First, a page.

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Trying to get it mostly right the first time: A 5.9 Magnum and 46RE swapped, Tummy Tucked Daily Driven Jeep TJ

Dan_Goodwin

Birmingham, AL
Joined
Sep 5, 2012
Messages
88
Next up was to start installing the front clip to allow progress on the wiring and plumbing. The goal was to hear it run, so I installed the passenger fender and front grill, leaving the driver fender off to ease of access to that side of the engine bay if needed. The last 10% of a project takes 90% of the time and that has been no different here.

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An engine needs 3 things to run: fuel, air and spark. To get the spark, the wiring harness, PDC and battery were installed and plugged in for testing and all new 4GA marine grade wire was run to the starter, PDC, engine ground and chassis ground. I build all my battery cables with marine grade wire with tinned lugs that are crimped (not soldered) on, with marine grade heat shrink on top of that, all protected with split loom and held on with heat shrink at either end. Additionally, all new spark plugs, plug wires, and coil were installed. The accessory drive was re-installed, as well as the throttle body to provide the air.

This left fuel delivery. I'd saved the fuel line from the Durango since I'd read that it was a plug and play – I found this to be incorrect for Durangos. Instead of trying to track down an OEM hose, I opted to purchase an Evil Energy AN-6 hose kit to plumb the fuel line (and will later use this for the transmission cooler). The kit has great reviews and is very well priced so I opted to give it a try.
The new fuel line was assembled and installed, so now we had fuel. And of course I had to see if this garbage ran. With the transmission in park, fresh oil in the motor and a few quarts of ATF I turned the key and was greeted with no gauges, but the starter did turn over. I pulled the harness and corrected a 5V supply wiring error. With the harness reinstalled, the gauges now worked and I cycled the key a few times to prime the fuel rails. As a note, the TJ only runs the fuel pump for 3 seconds until the engine is running. No leaks. I turned the key to start


And it fired right up.


It was alive, though only for a split second before shutting itself off. I'd read and assumed the Durango ECU would give me an issue, either from SKIM or triggering the security feature (yes, those are different features) from the lack of a BCM. I was greeted with a transmission code and an EVAP related code, so I had communication with the ECU… I'll call that a win. Since I had another ECU from a 99 Ram that I'd hoped was SKIM free, I moved on to installing the cooling system and transmission cooler to allow the engine to run for a bit longer.

This is where this project starts to put up a fight.
 

Dan_Goodwin

Birmingham, AL
Joined
Sep 5, 2012
Messages
88
I purchased 2 finishing clamps (LINK) and used the leftover AN hose to plumb the transmission cooler. The transmission has a ¼" NPT fitting that I needed to adapt to AN-6 – Summit Racing had the adapter I needed for this (LINK). I used 2 45 degree fittings from the kit to come off the transmission and routed the hoses along the driver side frame rail and up to the barbs on the cooler. I'll try to get some pictures of this – it's difficult to photograph once installed.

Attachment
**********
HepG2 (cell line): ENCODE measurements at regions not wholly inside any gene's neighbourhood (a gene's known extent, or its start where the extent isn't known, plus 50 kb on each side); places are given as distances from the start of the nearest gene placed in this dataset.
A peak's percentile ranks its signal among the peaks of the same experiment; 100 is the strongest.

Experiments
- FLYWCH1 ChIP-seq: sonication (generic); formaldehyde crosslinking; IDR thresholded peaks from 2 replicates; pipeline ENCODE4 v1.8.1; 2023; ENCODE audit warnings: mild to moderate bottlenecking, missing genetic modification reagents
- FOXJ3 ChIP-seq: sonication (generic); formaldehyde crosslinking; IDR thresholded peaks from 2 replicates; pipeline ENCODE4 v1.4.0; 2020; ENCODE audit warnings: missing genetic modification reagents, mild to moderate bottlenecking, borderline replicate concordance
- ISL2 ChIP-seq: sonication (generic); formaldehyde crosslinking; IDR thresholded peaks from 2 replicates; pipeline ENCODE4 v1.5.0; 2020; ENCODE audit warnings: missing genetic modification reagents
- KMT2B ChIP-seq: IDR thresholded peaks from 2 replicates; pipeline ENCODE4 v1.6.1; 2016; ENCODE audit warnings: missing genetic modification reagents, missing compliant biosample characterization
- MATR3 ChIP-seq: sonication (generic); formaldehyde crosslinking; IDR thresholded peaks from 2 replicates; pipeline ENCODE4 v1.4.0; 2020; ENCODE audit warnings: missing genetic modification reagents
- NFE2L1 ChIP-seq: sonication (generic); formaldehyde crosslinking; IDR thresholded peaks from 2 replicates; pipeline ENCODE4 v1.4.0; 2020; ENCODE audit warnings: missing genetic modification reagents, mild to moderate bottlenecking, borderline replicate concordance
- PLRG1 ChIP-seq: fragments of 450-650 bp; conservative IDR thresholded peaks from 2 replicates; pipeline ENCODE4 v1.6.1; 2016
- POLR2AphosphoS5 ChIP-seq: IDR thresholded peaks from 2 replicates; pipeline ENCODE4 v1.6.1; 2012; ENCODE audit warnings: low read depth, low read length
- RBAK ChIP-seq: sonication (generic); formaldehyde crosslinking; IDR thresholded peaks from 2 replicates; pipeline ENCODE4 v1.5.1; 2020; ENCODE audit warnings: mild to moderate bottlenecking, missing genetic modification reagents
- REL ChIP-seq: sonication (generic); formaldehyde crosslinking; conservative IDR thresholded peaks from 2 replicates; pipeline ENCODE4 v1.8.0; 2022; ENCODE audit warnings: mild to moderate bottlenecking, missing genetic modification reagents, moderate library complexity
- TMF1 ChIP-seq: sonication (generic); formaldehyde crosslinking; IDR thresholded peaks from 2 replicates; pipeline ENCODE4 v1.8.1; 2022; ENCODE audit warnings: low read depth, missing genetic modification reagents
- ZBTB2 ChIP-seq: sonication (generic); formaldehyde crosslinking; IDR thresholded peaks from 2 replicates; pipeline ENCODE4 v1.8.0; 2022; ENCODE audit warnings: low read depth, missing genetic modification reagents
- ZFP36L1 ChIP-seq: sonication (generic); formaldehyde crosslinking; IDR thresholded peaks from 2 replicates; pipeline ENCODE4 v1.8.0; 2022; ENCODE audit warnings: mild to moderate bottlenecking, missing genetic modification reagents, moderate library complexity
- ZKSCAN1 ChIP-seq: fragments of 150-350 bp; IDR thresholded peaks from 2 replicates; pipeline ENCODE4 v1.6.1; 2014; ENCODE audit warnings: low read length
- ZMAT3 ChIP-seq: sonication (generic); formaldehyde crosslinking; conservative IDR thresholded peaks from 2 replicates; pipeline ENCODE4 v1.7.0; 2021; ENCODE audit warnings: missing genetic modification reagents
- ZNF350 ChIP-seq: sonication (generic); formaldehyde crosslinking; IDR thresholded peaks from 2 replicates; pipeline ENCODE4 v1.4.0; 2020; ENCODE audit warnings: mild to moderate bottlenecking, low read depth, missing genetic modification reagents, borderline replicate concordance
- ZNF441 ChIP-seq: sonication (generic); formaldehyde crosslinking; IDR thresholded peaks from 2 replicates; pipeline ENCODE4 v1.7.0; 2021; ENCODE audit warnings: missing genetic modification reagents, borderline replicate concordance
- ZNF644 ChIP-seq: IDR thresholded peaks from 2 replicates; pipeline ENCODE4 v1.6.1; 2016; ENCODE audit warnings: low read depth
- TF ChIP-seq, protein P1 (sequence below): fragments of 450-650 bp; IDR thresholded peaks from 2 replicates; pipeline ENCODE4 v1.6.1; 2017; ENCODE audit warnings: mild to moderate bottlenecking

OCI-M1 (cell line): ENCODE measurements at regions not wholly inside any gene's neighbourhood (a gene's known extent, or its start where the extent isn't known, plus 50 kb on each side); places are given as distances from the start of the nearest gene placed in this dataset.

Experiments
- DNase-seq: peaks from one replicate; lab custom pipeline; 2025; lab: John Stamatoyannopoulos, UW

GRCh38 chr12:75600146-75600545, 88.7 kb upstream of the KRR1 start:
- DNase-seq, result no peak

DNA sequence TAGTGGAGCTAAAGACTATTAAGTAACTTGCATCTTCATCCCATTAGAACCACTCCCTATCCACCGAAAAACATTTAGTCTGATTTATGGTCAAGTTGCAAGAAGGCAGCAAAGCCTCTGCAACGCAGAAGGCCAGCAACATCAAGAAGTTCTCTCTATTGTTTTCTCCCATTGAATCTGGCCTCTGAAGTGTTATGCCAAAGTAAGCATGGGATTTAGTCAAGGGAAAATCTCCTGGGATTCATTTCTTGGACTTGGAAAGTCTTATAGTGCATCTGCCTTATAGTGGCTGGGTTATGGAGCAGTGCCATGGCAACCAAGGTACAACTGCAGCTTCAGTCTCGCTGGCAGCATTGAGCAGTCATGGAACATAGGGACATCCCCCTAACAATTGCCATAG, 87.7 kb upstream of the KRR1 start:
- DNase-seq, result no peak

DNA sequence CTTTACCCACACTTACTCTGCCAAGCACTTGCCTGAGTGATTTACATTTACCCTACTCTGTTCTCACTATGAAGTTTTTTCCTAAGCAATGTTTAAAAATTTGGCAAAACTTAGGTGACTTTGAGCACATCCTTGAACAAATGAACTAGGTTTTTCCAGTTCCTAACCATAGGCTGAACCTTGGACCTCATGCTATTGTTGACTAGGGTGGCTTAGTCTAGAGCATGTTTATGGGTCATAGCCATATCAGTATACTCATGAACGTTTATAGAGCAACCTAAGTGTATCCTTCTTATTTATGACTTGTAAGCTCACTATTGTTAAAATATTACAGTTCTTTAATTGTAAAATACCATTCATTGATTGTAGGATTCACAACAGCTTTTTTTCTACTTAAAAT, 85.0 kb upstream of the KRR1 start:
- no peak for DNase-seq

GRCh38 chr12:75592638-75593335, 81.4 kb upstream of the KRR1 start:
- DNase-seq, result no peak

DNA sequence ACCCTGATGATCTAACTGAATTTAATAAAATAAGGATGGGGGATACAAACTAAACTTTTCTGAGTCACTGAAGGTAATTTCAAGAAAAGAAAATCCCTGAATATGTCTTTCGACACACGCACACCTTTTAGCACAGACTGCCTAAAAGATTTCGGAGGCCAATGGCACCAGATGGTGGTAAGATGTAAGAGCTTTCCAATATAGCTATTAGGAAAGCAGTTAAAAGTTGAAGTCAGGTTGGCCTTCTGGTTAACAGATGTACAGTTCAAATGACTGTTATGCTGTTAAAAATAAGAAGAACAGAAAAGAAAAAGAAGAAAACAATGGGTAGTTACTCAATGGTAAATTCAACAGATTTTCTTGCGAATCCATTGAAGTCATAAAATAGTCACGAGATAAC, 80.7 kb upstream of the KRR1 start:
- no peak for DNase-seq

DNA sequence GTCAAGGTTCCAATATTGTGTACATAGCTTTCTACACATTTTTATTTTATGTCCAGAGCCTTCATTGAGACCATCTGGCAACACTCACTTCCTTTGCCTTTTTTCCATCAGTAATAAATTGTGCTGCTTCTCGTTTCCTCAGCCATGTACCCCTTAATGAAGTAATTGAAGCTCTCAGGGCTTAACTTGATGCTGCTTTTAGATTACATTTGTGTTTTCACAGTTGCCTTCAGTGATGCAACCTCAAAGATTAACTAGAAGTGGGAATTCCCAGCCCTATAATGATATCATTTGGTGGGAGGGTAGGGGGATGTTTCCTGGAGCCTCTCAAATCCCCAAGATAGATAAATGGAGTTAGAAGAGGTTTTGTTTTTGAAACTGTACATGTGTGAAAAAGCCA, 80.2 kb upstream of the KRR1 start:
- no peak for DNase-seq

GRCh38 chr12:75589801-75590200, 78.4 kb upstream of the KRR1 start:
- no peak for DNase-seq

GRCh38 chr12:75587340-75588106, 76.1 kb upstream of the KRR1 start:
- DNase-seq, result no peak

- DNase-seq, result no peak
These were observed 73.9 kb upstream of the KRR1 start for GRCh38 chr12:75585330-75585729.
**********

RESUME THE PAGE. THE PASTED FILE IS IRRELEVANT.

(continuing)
The power steering cooler was plumbed in using hose from the transmission cooler kit. This was as simple as removing the return hose and routing the new hose.

The AC condenser was re-installed and then the Summit Racing radiator. And here's where the issues come up. :

  • Motor mounts installed in the AA recommended location do allow the use of stock exhaust manifolds. This saves a lot of time and cost being able to re-use stock parts.
  • I have less than 2.5" from the threaded fan mount of the water pump pulley to the condenser - there's not a combination that I've found to be that narrow and I've looked at both electric and mechanical. With a V6 Dakota fan clutch installed, I have 2.5" from it to the condenser, only slightly more room than a stock radiator. Proform advertises a Slim Fit radiator and fan combo that would fit, but there is alarmingly little information and forum chatter about it and its $700.
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  • Very few V8 swap radiators on eBay have provisions to mount a shroud or electric fan. You'll have to pony up and pay for a quality radiator to get those mounts or run an upgraded stock replacement. These guys are local to me and have a great reputation: https://cgj.com/product-category/radiators/antique-performance-radiators/jeep-radiators
  • Additionally, many V8 swap radiators flip the inlet and outlet as compared to the stock TJ setup. In doing so, the radiator outlet is halfway covered by the AC compressor with little room to make the turn. This is not unique to Summit - any V8 swap radiator with horizontal tanks and a driver side outlet will have this issue. A radiator with either the stock orientation or an LS swap radiator (in/out on the passenger side) would fix this.
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  • I've not found hard evidence, but many say that the stock 4.0/2.5 radiator will cool a 5.2 but not a 5.9. A stock replacement upgraded radiator might be adequate to cool the 5.9. I purchased a stock replacement aluminum radiator and am hoping it will adequately cool my 5.9. An oil cooler and hood louvers are my Plan B. Plan C involves a grinder and a lot of re-work.